Israeli Moon Lander Snaps Epic Space Selfie with a Full Earth

Israel's Beresheet lunar lander captured this selfie, which was released March 5, when the spacecraft was 23,363.5 miles (37,600 kilometers) from Earth. Australia is clearly visible.
Israel's Beresheet lunar lander captured this selfie, which was released March 5, when the spacecraft was 23,363.5 miles (37,600 kilometers) from Earth. Australia is clearly visible.
(Image: © Beresheet)

Israel's first lunar lander has notched another important milestone — its first in-space selfie.

The newly released photo shows the robotic lander, known as Beresheet, looking back at Earth from a distance of 23,363.5 miles (37,600 kilometers).

"In the photo of Earth, taken during a slow spin of the spacecraft, Australia is clearly visible," mission team members wrote in an image description today (March 5). "Also seen is the plaque installed on the spacecraft, with the Israeli flag and the inscriptions 'Am Yisrael Chai' and 'Small Country, Big Dreams.'"

Related: Israel's 1st Moon Lander Beresheet in Pictures

The Hebrew phrase "Am Yisrael chai" translates as, "The nation of Israel lives," or, "The people of Israel live."

Beresheet also snapped another selfie at about the same time. This other photo shows a tiny sliver of Earth peeking above the spacecraft's body.

Beresheet, a joint project of the nonprofit group SpaceIL and the company Israel Aerospace Industries, launched to Earth orbit atop a SpaceX Falcon 9 rocket on Feb. 21. The lander has already performed two engine burns, pushing its path closer to the moon.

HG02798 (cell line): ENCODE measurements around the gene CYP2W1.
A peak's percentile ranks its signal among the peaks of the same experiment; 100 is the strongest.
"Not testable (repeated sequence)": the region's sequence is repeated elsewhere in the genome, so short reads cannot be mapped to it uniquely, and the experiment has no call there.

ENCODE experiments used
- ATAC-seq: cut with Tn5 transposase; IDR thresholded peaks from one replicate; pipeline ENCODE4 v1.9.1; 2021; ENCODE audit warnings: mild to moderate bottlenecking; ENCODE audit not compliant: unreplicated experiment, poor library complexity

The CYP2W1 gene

Several more such maneuvers are on the docket in the near future. If all goes according to plan, Beresheet — which means "in the beginning" in Hebrew — will be captured into lunar orbit on April 4, then drop softly onto the moon's surface on April 11.

Another Beresheet selfie released on March 5. A tiny sliver of Earth’s limb is visible, peeking above the spacecraft to the left of the Israeli flag.

(Image: © Beresheet)

That landing would be a major achievement. To date, the only entities to pull off a soft lunar touchdown are three superpower nations: the Soviet Union, the United States and China. 

SpaceIL began as a competitor in the Google Lunar X Prize, a $30 million race that asked privately funded teams to land a robot on the moon and have it perform a few basic tasks. The contest ended last year without a winner, but SpaceIL and several other former teams continued shooting for the moon.

The entire Beresheet mission, including launch, costs about $100 million, team members have said.

Beresheet's ride through space hasn't been entirely smooth. Shortly after liftoff, team members noticed that the craft's star trackers, which are critical to navigation, are susceptible to blinding by solar radiation. And Beresheet's computer performed a reset unexpectedly just before the craft's second planned engine burn.

Mission team members have overcome these issues. For example, they traced the computer reset to cosmic radiation and firmed up Beresheet's defenses with a software update. The lander was then able to execute the engine burn, which put Beresheet back on track toward the moon.

Mike Wall's book about the search for alien life, "Out There" (Grand Central Publishing, 2018; illustrated by Karl Tate), is out now. Follow him on Twitter @michaeldwall. Follow us on Twitter @Spacedotcom or Facebook

Have a news tip, correction or comment? Let us know at community@space.com.